Eight steps to a brilliant city
Cities have never been more important, nor the competition between them more intense. Those positioned to excel through this time of global change are pursuing broad, integrated strategies to tap hidden value, celebrate ecology and culture, attract people and investment and overcome financial and operational inefficiencies to define success.
Brilliant exudes character and confidence. Brilliant works across boundaries in support of a greater vision. Brilliant finds the common ground between private and public to close funding gaps. Brilliant performs technically while achieving broader social and economic benefits. Brilliant overcomes obstacles to get essential projects delivered.
Cities can explore eight steps to capitalize on their strengths, address their weaknesses, and achieve brilliance:
Start at the end
Secure a legacy with strategic planning
What will your city be like in 50 years? Understanding where your city is headed—and how you want to shape its future—should guide how projects and infrastructure are prioritized today. Smart long-term planning anticipates social, economic and environmental changes and builds the strategic direction to secure a positive legacy, for cities and leaders.
Draw a crowd
Energize the center through compact urban design
People come to cities to be near other people. Cities need places where people can come together, places that resonate, inspire and excite; a waterfront promenade or central park, a distinctive district or event center, a signature tower or downtown area. A well-planned project can turn the tide and change a city’s fortune. Cities that work to boost business and celebrate life are positioned to compete and succeed.
Renovations at LAX will help Angelinos and world travelers ‘get there together.’
Get there together
Upgrade transportation to move people and business faster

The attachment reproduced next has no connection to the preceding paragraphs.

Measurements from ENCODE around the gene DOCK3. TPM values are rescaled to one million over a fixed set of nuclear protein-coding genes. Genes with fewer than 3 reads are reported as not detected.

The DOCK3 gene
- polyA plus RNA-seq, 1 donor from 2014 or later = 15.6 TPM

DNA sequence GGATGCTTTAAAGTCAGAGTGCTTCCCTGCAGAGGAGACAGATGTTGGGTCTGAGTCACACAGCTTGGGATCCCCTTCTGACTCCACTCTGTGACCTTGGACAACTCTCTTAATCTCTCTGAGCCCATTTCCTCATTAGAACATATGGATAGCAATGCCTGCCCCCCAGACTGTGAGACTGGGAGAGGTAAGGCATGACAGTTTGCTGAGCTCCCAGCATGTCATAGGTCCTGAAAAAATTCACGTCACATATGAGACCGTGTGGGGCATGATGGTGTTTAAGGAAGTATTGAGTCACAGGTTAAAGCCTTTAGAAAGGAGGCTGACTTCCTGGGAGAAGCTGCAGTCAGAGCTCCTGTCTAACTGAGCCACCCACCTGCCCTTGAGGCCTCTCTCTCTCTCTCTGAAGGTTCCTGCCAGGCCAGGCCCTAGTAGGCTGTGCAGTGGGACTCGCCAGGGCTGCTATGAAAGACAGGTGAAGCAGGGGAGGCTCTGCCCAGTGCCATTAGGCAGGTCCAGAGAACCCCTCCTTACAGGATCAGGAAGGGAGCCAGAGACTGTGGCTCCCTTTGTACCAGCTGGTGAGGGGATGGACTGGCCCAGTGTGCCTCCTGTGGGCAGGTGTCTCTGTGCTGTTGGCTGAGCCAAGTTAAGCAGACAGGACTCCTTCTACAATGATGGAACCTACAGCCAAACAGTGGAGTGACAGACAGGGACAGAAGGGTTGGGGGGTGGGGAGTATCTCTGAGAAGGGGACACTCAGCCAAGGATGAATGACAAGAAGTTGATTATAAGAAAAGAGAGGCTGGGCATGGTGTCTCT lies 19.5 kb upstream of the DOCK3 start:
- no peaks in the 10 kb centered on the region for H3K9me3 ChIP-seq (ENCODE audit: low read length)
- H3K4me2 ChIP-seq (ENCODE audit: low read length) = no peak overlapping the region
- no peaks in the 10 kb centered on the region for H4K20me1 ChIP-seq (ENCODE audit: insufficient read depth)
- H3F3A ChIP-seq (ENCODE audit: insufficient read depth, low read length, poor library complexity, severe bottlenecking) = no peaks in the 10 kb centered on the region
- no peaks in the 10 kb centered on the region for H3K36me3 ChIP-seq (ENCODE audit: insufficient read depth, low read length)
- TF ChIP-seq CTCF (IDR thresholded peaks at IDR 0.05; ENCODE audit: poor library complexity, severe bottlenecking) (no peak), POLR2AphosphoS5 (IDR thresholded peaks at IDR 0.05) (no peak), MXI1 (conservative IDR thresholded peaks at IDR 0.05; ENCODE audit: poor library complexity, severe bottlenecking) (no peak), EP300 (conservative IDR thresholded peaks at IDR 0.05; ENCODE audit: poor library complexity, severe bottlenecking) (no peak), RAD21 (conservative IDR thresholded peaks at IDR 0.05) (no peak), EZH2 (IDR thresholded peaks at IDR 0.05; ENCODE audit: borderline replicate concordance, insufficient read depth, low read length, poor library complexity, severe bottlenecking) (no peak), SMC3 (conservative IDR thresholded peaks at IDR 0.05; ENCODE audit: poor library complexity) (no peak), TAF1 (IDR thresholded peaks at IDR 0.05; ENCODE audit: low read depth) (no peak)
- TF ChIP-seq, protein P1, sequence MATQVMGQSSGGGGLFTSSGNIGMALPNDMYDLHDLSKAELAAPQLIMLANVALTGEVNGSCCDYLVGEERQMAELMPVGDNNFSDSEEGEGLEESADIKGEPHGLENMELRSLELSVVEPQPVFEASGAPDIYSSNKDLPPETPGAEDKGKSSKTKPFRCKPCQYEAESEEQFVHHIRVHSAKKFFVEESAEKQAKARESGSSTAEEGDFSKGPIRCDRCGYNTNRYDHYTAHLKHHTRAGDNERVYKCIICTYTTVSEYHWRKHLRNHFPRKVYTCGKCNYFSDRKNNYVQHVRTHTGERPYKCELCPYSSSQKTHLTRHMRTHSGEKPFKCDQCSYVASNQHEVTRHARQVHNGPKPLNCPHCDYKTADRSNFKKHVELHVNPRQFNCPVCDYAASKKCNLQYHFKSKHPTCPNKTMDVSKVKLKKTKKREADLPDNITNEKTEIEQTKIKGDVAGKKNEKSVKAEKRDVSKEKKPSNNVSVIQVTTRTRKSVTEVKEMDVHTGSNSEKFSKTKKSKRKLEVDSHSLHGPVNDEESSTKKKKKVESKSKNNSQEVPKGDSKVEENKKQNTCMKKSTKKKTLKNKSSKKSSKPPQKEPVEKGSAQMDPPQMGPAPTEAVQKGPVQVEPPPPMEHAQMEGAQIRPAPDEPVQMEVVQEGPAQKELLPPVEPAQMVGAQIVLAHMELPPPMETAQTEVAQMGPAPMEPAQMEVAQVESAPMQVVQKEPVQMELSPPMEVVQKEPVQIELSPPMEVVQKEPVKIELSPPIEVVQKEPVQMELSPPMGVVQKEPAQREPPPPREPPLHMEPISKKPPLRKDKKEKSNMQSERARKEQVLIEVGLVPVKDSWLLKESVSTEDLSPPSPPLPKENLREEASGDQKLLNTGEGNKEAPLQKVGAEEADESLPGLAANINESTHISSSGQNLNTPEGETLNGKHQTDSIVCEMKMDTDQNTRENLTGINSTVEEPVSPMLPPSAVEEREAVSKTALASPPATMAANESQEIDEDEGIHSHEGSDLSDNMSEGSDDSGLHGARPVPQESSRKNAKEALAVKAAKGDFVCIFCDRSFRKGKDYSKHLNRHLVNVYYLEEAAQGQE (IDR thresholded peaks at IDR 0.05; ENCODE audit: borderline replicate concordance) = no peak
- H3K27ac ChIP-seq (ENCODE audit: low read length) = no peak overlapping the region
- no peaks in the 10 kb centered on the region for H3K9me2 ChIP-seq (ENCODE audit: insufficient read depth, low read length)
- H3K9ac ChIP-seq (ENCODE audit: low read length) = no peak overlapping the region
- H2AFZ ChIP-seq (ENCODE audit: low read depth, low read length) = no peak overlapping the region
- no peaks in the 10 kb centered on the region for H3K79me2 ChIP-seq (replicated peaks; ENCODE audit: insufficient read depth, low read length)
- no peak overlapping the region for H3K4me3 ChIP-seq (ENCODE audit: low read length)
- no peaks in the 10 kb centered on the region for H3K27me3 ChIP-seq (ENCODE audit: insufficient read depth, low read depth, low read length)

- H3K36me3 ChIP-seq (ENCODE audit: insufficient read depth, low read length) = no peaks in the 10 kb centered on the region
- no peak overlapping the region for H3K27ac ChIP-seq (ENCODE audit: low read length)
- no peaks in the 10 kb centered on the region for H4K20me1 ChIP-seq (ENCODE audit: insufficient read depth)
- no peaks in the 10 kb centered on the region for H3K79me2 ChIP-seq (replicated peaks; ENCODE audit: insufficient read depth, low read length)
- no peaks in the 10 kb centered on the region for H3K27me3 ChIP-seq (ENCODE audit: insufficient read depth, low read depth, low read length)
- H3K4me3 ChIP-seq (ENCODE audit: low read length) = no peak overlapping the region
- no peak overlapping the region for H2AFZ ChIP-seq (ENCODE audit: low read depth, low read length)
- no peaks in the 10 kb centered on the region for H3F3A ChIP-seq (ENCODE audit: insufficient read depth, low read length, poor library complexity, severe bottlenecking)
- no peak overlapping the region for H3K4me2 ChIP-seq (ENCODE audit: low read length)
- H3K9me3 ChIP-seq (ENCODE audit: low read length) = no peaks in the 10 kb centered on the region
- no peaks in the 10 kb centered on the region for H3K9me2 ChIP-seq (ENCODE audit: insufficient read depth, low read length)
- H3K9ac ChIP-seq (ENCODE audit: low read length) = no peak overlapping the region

A city’s economy moves at the pace of its transportation network. Efficient transportation speeds the flow of people, ideas and commerce. Airports and seaports are global gateways. Roads and rail establish regional connections. Bike and walking routes make mobility healthy, inexpensive, and fun. In a great city, access is built into the fabric.
Change the flow
Get more from innovative energy and water infrastructure
We depend upon civil infrastructure to meet our daily needs, but the investments we make for these essential functions can yield wider value when we take new approaches. Stormwater managed naturally can improve the urban landscape, increase property values and protect our waterways. Recycled wastewater can green our parks and neighborhoods. Solid waste treated organically can reduce landfill and produce energy for homes.
The restoration of Echo Park Lake is helping LA ‘change the flow.’
Make green pay
Take environmental action that provides an economic boost Investments in the environment can yield financial and social dividends. As cities take measures to mitigate and adapt to climate change, remediate contamination, and protect and restore natural environments, they are finding a wealth of benefits, from energy savings and cleaner air to rising real estate values and healthier people. It creates a better climate for business and community.
Collaborate across agencies and boundaries for bigger results
Challenges do not follow the boundaries of departments and municipalities. Neither should solutions. To compete at a global level, cities need to advance in step with their supporting regions. This means collaborating across disciplines and jurisdictions, and cooperating and planning at the regional level, to see the bigger picture, connect better ideas and find smarter solutions.
Identify and address physical and cyber vulnerability
Buildings and bridges are joining the internet of things. This increases the need for cyber security, along with security against physical attacks, violent weather, earthquakes, and decay over time. Proactive solutions begin with a comprehensive vulnerability assessment. Anticipating the most likely points of attack or failure lets a city know where to invest to prevent or mitigate disaster before it strikes.
A public-private partnership for the Gov. George Deukmejian Courthouse helped Long Beach ‘finish ahead.’
Get projects funded, built and operating sooner
Public budgets are stretched. Roads, bridges, water systems, hospitals, schools and courthouses need maintenance or new structures, but there are new ways around old obstacles. Partnering the public and private sectors and linking the phases of a project’s life cycle can speed construction, reduce cost, increase performance and manage risk. It’s time to take advantage of the alternatives.